subordinates' actions because she failed to rectify their
actions after Plaintiff filed an informal grievance with her
about this issue. (Id. at 9). Plaintiff similarly
alleges that Foster is liable because she failed to rectify
Plaintiff's situation after Plaintiff filed a first level
grievance with her. (Id. at 11). Based on these
allegations, Plaintiff alleges First Amendment retaliation
against all defendants. (Id. at 11, 14). In the
instant Motion, (ECF No. 56), Defendants Officer Flores-Nava,
Nash, and Foster seek summary judgment on this claim.
Federal Rules of Civil Procedure provide for summary
adjudication when the pleadings, depositions, answers to
interrogatories, and admissions on file, together with the
affidavits, if any, show that “there is no genuine
dispute as to any material fact and the movant is entitled to
judgment as a matter of law.” Fed.R.Civ.P. 56(a).
Material facts are those that may affect the outcome of the
case. See Anderson v. Liberty Lobby, Inc., 477 U.S.
242, 248 (1986). A dispute as to a material fact is genuine
if there is sufficient evidence for a reasonable jury to
return a verdict for the nonmoving party. See Id.
“Summary judgment is inappropriate if reasonable
jurors, drawing all inferences in favor of the nonmoving
party, could return a verdict in the nonmoving party's
favor.” Diaz v. Eagle Produce Ltd. P'ship,
521 F.3d 1201, 1207 (9th Cir. 2008) (citing United States
v. Shumway, 199 F.3d 1093, 1103-04 (9th Cir. 1999)). A
principal purpose of summary judgment is “to isolate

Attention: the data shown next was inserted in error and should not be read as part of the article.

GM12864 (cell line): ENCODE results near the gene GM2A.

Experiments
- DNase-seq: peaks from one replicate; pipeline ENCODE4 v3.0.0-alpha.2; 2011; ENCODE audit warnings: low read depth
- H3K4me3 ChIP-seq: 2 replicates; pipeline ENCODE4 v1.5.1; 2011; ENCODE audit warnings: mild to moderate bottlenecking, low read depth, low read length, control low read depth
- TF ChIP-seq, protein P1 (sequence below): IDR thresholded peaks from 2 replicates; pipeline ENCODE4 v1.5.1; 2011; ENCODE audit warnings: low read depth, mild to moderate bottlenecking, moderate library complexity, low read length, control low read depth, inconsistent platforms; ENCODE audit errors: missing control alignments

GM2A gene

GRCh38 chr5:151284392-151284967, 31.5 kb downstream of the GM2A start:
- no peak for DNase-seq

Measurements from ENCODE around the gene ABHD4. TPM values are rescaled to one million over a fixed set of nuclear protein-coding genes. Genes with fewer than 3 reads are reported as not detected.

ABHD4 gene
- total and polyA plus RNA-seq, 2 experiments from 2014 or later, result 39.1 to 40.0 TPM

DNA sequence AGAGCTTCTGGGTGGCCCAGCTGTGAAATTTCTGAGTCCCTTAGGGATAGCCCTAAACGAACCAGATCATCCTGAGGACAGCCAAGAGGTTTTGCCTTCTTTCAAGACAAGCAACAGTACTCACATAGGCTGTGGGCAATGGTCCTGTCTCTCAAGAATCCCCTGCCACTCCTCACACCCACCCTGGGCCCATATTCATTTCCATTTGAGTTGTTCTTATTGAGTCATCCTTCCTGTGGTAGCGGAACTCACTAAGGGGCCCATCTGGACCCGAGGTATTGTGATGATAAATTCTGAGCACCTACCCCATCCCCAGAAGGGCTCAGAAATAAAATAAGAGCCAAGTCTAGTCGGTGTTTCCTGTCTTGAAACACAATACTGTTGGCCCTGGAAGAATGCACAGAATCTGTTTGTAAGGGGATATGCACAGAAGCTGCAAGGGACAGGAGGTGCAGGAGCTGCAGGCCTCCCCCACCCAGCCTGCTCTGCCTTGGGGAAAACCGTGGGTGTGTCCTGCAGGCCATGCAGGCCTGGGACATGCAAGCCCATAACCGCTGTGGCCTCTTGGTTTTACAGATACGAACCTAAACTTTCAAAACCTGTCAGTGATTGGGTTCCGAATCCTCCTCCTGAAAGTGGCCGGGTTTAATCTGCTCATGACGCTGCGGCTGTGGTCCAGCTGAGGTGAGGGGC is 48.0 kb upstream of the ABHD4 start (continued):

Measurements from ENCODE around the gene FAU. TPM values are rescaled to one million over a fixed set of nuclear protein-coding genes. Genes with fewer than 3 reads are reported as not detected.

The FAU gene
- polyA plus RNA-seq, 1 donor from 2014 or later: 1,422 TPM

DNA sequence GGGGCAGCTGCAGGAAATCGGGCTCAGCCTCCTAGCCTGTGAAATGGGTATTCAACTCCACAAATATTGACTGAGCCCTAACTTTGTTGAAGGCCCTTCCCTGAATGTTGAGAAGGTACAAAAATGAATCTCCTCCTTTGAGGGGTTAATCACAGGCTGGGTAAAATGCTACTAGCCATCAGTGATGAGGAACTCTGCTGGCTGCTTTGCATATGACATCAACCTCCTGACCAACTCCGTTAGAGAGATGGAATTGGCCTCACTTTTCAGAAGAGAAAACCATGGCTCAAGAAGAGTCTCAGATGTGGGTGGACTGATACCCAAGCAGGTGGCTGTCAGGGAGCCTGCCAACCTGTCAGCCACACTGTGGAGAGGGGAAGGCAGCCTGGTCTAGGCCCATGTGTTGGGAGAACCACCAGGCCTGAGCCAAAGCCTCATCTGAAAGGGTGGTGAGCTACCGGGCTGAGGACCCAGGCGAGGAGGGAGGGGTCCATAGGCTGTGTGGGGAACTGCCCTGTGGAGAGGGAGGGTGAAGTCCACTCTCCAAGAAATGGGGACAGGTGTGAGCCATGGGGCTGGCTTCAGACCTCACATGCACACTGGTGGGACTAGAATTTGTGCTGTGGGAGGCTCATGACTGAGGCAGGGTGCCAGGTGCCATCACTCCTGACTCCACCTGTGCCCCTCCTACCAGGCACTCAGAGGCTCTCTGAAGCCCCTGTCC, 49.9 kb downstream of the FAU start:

and dispose of factually unsupported claims.”
Celotex Corp. v. Catrett, 477 U.S. 317, 323-24
determining summary judgment, a court applies a
burden-shifting analysis. “When the party moving for
summary judgment would bear the burden of proof at trial, it
must come forward with evidence which would entitle it to a
directed verdict if the evidence went uncontroverted at
trial. In such a case, the moving party has the initial
burden of establishing the absence of a genuine issue of fact
on each issue material to its case.” C.A.R. Transp.
Brokerage Co. v. Darden Rests., Inc., 213 F.3d 474, 480
(9th Cir. 2000) (citations omitted). In contrast, when the
nonmoving party bears the burden of proving the claim or
defense, the moving party can meet its burden in two ways:
(1) by presenting evidence to negate an essential element of
the nonmoving party's case; or (2) by demonstrating that
the nonmoving party failed to make a showing sufficient to
establish an element essential to that party's case on
which that party will bear the burden of proof at trial.